Activist or Pessimist?
A Taiji Dolphin Story – One Year On
When we went to explore Japan a year ago I imagined a month exploring tea houses and temples not getting involved in campaigning against dolphin hunting. But I’m glad we did. One year on, it appears as if little of substance has changed in the world of the Taiji dolphin hunts, but my views on on the value of exposing kids to difficult issues and encouraging real world activism have….
This way lies freedom
An albino bottlenose dolphin calf called Angel darted between other species in a rust spotted tank. Cameron wrenched open a porthole in the wall opposite. Fresh air drifted in but the dolphins didn’t feel it.
“I’d really like to do this to the big tank, and let them all out,” Cameron said.
Hannah helped him open another porthole and they looked out, to the water beyond the Taiji Whale Museum’s perimeter.
“Freedom. Over that wall is freedom,” Cameron said.
His shoulders were heavy with the knowledge that for these dolphins, freedom was in the past. They would be trapped in their cramped bubble until they died. And they were the lucky ones.
Empowering the children
I felt his despair. But as we watched pilot whales wave bye-bye on cue to Japanese tourists and saw dolphins begging for food in outdoor pens, hopelessness turned to anger. What was this visit to Taiji teaching my kids? That they can’t change the world? That bad things happen and can’t be stopped? That life beneath the sea is meaningless to humans who think they can walk on water? At that moment, in that small harbour town halfway around the globe, I realised if we didn’t do something to empower our three children, they may carry these messages into their adult lives.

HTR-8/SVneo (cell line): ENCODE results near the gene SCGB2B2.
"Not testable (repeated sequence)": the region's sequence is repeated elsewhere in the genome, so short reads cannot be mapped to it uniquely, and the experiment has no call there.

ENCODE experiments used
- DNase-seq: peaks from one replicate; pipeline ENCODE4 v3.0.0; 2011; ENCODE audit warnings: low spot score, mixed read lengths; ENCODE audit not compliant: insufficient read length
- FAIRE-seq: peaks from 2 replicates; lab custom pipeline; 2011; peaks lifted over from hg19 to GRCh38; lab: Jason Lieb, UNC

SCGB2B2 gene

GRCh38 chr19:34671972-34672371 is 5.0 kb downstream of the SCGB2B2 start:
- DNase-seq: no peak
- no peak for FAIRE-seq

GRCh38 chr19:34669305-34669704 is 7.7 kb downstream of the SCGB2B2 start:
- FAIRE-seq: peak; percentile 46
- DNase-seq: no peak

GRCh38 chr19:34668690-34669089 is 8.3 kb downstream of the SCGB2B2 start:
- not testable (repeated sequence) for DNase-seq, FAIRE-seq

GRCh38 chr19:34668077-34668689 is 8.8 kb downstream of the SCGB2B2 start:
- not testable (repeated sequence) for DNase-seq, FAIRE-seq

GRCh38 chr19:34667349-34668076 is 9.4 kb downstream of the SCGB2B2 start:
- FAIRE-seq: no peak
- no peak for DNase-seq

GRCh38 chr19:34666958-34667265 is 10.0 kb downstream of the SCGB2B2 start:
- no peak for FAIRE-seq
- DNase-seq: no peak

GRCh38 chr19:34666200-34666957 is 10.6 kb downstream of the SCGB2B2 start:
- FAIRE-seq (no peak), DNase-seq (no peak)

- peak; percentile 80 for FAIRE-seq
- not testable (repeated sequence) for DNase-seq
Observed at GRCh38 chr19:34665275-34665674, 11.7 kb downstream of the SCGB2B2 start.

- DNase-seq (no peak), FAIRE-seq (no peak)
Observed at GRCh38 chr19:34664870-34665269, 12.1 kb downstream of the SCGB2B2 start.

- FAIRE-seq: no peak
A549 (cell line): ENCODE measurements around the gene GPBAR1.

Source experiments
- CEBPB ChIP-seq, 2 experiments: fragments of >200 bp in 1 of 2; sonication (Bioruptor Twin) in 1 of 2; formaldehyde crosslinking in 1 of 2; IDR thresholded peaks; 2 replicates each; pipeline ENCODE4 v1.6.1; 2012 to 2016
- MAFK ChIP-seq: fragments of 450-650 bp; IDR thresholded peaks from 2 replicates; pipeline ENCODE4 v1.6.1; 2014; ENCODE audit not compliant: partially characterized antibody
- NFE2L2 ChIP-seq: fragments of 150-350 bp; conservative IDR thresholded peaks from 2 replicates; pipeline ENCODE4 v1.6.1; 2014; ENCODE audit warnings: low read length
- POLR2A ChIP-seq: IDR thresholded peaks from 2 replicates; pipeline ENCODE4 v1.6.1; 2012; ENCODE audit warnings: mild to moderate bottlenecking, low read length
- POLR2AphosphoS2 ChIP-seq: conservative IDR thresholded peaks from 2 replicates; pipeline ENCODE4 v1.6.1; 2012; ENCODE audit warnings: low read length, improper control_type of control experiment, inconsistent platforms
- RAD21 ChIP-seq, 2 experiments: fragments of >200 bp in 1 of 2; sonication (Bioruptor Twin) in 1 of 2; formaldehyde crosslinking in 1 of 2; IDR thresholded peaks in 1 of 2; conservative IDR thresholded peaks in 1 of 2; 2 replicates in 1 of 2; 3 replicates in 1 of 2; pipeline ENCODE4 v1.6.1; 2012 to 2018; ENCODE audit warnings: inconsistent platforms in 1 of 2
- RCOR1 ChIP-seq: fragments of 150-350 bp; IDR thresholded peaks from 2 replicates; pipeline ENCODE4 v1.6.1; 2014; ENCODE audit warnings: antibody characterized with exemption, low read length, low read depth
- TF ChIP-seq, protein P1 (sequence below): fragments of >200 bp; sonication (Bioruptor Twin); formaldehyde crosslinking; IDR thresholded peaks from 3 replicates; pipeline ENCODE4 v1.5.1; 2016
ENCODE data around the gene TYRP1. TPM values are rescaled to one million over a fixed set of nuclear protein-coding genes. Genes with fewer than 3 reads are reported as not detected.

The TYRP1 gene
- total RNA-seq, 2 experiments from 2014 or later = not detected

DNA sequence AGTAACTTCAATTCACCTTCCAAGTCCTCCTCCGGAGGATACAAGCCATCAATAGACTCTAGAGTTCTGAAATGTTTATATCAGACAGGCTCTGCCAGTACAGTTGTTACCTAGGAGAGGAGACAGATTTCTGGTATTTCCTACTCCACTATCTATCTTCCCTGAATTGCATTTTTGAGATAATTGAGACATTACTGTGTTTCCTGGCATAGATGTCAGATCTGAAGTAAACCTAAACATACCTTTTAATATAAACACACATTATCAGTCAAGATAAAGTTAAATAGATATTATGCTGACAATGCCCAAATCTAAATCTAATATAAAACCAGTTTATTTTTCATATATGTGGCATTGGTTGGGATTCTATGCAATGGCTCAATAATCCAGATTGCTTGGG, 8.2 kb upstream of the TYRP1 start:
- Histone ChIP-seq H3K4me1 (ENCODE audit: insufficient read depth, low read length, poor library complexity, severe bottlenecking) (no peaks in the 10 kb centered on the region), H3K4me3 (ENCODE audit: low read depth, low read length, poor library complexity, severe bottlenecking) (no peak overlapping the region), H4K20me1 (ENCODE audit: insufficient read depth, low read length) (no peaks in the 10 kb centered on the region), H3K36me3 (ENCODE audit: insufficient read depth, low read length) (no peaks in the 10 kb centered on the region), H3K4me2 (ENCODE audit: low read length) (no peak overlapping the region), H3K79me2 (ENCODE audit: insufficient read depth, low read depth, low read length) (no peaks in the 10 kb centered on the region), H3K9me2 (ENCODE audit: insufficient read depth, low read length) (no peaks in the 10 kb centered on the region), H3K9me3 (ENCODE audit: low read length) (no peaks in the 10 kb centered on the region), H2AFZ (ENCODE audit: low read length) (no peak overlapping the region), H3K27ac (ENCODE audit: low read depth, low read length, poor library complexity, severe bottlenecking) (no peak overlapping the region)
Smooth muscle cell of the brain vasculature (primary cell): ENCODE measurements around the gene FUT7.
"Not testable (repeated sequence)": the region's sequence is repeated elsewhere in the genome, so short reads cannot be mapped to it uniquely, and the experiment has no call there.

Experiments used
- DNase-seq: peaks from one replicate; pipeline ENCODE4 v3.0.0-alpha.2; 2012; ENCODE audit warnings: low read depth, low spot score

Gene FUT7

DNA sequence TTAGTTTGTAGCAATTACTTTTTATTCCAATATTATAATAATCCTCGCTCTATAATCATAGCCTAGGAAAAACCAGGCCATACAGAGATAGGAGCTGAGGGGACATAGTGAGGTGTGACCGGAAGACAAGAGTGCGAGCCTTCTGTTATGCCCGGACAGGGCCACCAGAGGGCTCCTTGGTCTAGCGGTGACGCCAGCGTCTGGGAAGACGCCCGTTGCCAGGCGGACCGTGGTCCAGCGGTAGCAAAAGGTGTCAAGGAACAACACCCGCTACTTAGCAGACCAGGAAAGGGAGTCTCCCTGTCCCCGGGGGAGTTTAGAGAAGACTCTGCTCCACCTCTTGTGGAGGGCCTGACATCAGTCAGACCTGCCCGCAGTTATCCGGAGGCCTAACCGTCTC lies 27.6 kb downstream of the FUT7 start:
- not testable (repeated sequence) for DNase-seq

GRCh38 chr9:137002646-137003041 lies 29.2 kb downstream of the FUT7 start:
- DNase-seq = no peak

Before we left the museum, Cameron wished out loud that he could put stickers on those portholes. Show the dolphins the way out.
“F.R.E.E.D.O.M.” he spelled out in capitals.
It was a lightbulb moment; the moment a family of five became accidental activists. We visited the museum gift shop to buy some Post-Its. We were off to sticker-bomb a town.
Dolphin hunting in Taiji
Environmental activists aren’t exactly a rare species in Taiji. This small seaside town in the Wakayama prefecture of South Eastern Japan has a big, bad reputation. It came to international attention in 2009 when ‘The Cove,’ a thriller style documentary, won an Academy Award for its coverage of the town’s annual drive hunts. The dolphin drives last six months of each year, where according to environmental group Sea Shepherd, an average 1600 dolphins each year are captured for a life in captivity or killed in the secluded cove featured in the film.
The town has stayed in the spotlight since the film due to the work of the organisation’s Cove Guardians. Volunteers live stream the drives online, count the captures and record the slaughters. They film the selection process as the young, trainable dolphins are creamed off for aquariums in Japan and worldwide. They broadcast the killing of those that don’t win the beauty parade. And they record the rest being released, tired and vulnerable, back into the wild.
There are, of course, two sides to this story. The Taiji Fishermen’s Union argues dolphins are not an endangered species, that the hunt is a tradition which should be respected by other cultures. But campaigners say the practice only began in the late 1960’s to meet demand for aquarium entertainment. They argue that dolphin meat contains mercury and the fishermen’s methods of killing the cetaceans are inhumane. Many thousands signed The Cove’s petition to stop the practice and US Ambassador to Japan Caroline Kennedy tweeted her concern.
The accidental activists
‘The Cove’ was hard to watch. I couldn’t un-see the moment where the sea turned red with blood. My kids certainly couldn’t un-see it. They had a disturbed night after watching the movie in our Hiroshima hotel room and voted to go to Taiji. To do something. As a family.
I am not an activist. But on a sunny Monday in August, ten days before the dolphin drives were due to begin for 2014, I found myself leading a small family protest. We wrote ‘Watch ‘The Cove’’ in our best Japanese lettering, on a pink heart shaped Post-It and stuck it on the map at the bay with dolphin stickers. In summer many families swim here. Many more feed and pet the captured dolphins at the Taiji Whale Museum. Our aim was to pass on what was going on in Taiji to these families. If we could get ordinary families like us to watch the film, then maybe they would tell other families.